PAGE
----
My mother and grandmother were both practitioners of tea ceremony, and so it was something that I was involved in from an early age. I think that I didn’t fully embrace tea culture until I was older, as I began to understand that tea ceremony encapsulates many different Japanese art forms (such as calligraphy, flower arranging, pottery, even cooking). My earliest jobs all involved talking to and helping people from all over the world, and I became very aware that I could promote Japanese culture by performing tea ceremony and talking about it in English

Enjoying tea at Camellia Garden Teahouse, Kyoto

[Photo: Camellia]

Could you tell us a little bit about tea ceremony, and how it connects to the seasons in Kyoto?

Tea ceremony is more than just tea, and it means different things to different people. There are many reasons why people begin learning tea ceremony, but for me it is a good way to tap into Japan’s traditions. For a formal gathering a host must think about an overall theme, choosing flowers, a scroll, utensils, tea bowls, sweets and food that compliment that theme. Tea ceremony is very seasonal, drawing on festivals and rituals throughout the year, and celebrating them in the tea room. If you had no idea of the date or season, a quick glance around a tea room would give you a good idea of where you were in the year.

In the traditional calendar there are many more than just 4 seasons, and each of these micro-seasons influences what flowers we put in the alcove, what sweets we serve, how we dress and what utensils we use.

Right now there are a great many national and local celebrations, so there is a lot to inspire. In July Kyoto celebrates the Gion Matsuri, there is also the Tanabata celebrations on the 7th July (in Kyoto this is celebrated again a month later on the old lunar calendar date).

Camellia Garden Teahouse, Kyoto

[Photo: Camellia]

Could you tell us a little about the history behind your teahouses?

I started Camellia 8 years ago with the idea of bringing tea ceremony to a wider foreign audience, and the intention of making it a more interactive and accessible experience for those visiting Kyoto.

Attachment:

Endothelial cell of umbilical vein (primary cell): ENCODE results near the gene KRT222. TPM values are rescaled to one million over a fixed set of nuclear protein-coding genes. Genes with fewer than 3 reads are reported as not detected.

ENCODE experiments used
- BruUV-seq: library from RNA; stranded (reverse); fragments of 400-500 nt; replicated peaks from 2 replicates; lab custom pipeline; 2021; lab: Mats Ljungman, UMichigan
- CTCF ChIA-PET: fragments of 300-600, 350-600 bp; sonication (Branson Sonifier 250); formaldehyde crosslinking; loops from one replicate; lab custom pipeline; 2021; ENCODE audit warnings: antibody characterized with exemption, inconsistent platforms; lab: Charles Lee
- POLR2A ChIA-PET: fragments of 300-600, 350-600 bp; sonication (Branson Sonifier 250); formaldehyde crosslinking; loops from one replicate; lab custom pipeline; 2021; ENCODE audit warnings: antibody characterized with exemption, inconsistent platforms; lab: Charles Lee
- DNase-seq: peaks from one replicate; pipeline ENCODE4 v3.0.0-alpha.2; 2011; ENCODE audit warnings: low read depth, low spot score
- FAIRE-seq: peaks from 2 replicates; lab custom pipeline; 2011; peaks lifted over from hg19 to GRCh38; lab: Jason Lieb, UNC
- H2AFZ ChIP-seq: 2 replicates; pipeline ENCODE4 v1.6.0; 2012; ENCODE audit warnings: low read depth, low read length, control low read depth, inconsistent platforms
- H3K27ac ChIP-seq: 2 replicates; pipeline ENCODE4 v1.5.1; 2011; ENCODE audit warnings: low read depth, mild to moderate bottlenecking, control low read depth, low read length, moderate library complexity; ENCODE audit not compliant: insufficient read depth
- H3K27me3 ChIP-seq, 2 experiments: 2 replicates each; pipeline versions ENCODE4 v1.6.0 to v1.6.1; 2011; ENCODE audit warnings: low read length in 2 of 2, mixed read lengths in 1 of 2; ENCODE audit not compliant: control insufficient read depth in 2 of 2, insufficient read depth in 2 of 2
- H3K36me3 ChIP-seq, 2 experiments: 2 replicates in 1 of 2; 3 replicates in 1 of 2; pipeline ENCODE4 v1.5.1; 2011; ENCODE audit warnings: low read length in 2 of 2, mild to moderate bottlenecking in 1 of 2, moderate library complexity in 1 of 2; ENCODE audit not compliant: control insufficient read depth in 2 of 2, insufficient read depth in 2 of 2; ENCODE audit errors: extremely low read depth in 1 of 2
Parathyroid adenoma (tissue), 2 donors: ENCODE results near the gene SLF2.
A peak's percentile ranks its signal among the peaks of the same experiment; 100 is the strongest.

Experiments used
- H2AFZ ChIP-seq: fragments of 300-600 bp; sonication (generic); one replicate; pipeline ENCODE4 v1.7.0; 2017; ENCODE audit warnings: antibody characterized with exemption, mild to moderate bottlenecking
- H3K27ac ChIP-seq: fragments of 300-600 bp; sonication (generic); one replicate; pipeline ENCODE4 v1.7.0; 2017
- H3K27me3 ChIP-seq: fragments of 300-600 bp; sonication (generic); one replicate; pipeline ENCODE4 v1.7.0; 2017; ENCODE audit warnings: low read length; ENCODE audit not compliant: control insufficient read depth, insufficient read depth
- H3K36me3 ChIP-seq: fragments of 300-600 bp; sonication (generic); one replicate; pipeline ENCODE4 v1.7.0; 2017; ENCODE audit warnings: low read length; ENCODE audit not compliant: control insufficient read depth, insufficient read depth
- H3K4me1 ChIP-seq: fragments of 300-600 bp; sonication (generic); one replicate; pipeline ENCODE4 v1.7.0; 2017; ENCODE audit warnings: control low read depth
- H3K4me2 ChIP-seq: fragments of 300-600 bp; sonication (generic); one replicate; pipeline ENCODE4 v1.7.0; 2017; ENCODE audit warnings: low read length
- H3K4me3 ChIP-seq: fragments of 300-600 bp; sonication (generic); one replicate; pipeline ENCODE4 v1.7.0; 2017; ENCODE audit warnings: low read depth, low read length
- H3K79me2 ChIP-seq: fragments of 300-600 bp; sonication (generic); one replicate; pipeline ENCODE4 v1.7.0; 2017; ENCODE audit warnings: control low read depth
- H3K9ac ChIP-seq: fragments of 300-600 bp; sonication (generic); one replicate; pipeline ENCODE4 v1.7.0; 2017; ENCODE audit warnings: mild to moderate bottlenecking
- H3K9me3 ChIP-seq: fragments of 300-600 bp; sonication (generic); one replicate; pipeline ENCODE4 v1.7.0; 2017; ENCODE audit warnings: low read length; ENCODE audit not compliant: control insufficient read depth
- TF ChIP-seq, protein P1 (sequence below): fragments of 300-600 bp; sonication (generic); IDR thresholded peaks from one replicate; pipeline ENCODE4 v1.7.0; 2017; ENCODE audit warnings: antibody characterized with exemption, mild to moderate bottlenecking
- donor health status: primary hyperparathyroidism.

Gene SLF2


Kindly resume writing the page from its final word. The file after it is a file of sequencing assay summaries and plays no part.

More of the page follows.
We have two teahouse in Kyoto. Camellia Flower on Ninenzaka, to the east of the city, is in a traditional machiya. Machiya are an old-style of Kyoto townhouse, narrow-fronted but deep. Flower teahouse is relatively modern, but it maintains the traditional architecture, with tatami floors and a small garden.

Camellia Garden teahouse is just across the road from Ryoan-ji in west Kyoto. It is a large house that belongs to an old family that have lived in the neighbourhood for 500 years. This year the house will be celebrating its 100th birthday, and you can still see many of the original features inside and out. As the name suggests, it sits between two traditional gardens, which are especially beautiful at this time of year.

Tea ceremony at Camellia Garden Teahouse, Kyoto

[Photo: Camellia]

In your Instagram posts, you quote beautiful poetry that is connected to the Kyoto seasons. Could you tell us a little bit more about your interest?

The pandemic has been both a curse and a blessing for our small team. Business has, understandably, been terrible, but it has allowed to us to share more of the city’s history and culture with a larger audience. Each member of our team has different interests and specialities, which has really helped our social media channels. History and sweets are two of our greatest passions, and Kyoto has both of these things in abundance.